Comics/Graphic Novels

A Superman Musical Starring Chance The Rapper (Would Be Awesome)

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As a superhero and musical lover, I have long wanted a great combination of the two. Lately, especially as the Superman on screen has become increasingly dour, I’ve really longed for a Superman musical. With all my heart, I desire a Superman musical starring Chance the Rapper, written by Lin-Manuel Miranda.

Why Chance?:

As a musician and as a public figure, Chancelor Bennett embodies Superman’s most important qualities. I first encountered Chance with his cover of the Arthur theme song.  Voices, cymbals, and pianos swirl in a joyous and sort of angelic sound. “Everyday could be wonderful,” Chance serenades the audience. According to a GQ interview, he spent months on that cover. “Everyday could be wonderful” is a joyous and hopeful slogan, but also the message of a person on a mission. Chance The Rapper has always seemed to fight for that “could.”

Chance believes in community. His albums are filled with collaboration. His featured musician credits are many. Remember the time he rented an entire theater in Chicago, so anyone could go see Get Out for free? Chance believes in an artistic community, and he also believes in his Chicago community. He put together an entirely free music festival for teenagers in Chicago a few years ago! I know that Chance the Rapper as I know him is a public figure, and very careful about the image of him circulating in the world. I’ve obviously never met the man, and have no idea what he’s like. The Chance the Rapper I know, though, is a lot like Superman.

My favorite Superman comic book is All-Star Superman by Grant Morrison, and a Superman musical should take its cues from that story. The superman of my heart is that Superman, one whose super-ness extends beyond his flying and his laser-visioning. Superman uses his super-creativity and super-compassion, building a chemical compound to give Lois Lane superpowers for a day, reading every book under the sun, and sending miniature supermen to battle the cancer cells of kids in a hospital ward. Here’s a great Book Riot piece written by Alice W. Castle about the kindess written into that particle character. I believe Chance fits the bill for the All-Star Superman, for being the hero who loves, who listens, who cares. And hey, if you need more convincing, look how badass he is as a goggle-and-jumpsuit-wearing superhero in his music video for angels.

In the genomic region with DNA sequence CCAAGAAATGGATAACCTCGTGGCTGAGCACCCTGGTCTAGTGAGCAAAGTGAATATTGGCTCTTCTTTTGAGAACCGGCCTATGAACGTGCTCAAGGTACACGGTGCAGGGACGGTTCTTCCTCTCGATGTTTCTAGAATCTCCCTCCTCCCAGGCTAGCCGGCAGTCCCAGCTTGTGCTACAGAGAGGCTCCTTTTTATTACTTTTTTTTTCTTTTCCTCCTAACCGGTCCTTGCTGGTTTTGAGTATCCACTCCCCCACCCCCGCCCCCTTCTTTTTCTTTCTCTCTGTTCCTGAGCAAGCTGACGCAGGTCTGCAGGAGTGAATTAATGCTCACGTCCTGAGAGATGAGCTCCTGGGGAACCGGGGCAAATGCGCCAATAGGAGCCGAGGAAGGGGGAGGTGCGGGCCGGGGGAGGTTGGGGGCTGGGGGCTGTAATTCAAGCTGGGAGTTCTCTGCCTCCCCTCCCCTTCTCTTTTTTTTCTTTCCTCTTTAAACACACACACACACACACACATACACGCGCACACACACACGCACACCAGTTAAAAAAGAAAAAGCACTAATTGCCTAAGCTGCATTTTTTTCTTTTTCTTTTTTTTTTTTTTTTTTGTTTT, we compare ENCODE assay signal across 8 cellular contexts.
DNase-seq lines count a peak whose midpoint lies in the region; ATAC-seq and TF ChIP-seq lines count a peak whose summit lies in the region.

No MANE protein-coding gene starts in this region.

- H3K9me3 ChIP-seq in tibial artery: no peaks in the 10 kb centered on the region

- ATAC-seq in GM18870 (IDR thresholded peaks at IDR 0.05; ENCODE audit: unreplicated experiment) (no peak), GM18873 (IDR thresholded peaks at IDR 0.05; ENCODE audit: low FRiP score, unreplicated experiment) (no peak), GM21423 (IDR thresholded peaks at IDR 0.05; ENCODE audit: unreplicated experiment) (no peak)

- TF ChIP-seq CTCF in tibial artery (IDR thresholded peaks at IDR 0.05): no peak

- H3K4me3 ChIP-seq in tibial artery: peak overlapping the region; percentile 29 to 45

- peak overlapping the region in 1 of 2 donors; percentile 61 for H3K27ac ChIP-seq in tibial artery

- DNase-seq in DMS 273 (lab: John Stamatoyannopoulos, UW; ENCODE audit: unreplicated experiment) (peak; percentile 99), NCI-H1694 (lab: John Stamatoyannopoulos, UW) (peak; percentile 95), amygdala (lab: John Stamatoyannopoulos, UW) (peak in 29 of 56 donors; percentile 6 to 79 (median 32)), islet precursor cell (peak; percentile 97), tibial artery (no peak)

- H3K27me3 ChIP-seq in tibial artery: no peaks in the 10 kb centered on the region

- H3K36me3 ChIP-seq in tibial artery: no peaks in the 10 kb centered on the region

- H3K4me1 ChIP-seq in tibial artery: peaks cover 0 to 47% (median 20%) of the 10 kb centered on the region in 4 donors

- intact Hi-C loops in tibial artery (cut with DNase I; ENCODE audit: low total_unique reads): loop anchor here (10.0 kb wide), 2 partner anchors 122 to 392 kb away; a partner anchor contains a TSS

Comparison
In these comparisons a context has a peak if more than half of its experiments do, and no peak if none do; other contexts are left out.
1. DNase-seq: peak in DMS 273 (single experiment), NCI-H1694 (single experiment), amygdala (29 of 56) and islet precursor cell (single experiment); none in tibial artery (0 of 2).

The Person To Write a Nuanced Superman Musical

In my dream Superman musical, Lin-Manuel Miranda writes the score. The great American musical Hamilton is, among other things, a song asking what it means to build something good. Most superhero stories worth their salt ask this question in some form or other. Superherosim is a form of arrogance, and no one understands that better than the guy who wrote “My Shot,” “Satisfied,” and “Wait for It.” I mean, can’t you see Superman singing “I’ve imagined death so much it feels more like a memory” as he flies into the sun? Or “I’m never satisfied” as he pulls himself out of Mogul’s black orchid illusion?

Miranda also knows how to build an antagonist whose belief system is totally believable, and fully at odds with the protagonist. Part of the brilliance of Hamilton versus Burr is in watching two people beautifully explain their ways of thinking, and coming to understand through the course of the show how those two beliefs have to be at odds . Miranda can get people to fight brilliantly with words, whether that’s the Jefferson-Hamilton congressional battles, or the poignant blows of “Your Obedient Servant.” And honestly, has the defeat of any supervillian been as moving as Leslie Odom Jr. singing “The World was Wide Enough”?

The Perfect Antagonist

Lex Luthor is our last necessary component. But who is up for the task? Who could match Chance’s stage presence, sing Miranda’s complicated and dense lyrics, and embody a tragically arrogant megalomaniac with brilliance that shines even as it alienates? And if possible, could that person love Chance’s Metropolis (Chicago) as much as he does?

Kanye West is the man for the job. The man whose great love song is about his hometown. Whose narcissism is so infamous, it has its own meme. “I’m doing pretty far as well as geniuses go” could easily be Lex’s first line in the musical. Here is a person who is arrogant possibly to the point of delusion, and yet also someone who clearly has a lot of love in his heart. Don’t we want a Lex Luthor who could take a break from building a kryptonite weapon to sing “Hey Mama?” We also want a Lex Luthor with conviction. My favorite Kanye West song,  “We Don’t Care,” celebrates drug-dealing as a basic assertion of presence: “Wasn’t supposed to make it past twenty-five. Jokes on you, we still alive.” Kanye West is a Lex Luthor who is talented, compelling, and believes in himself to the very end.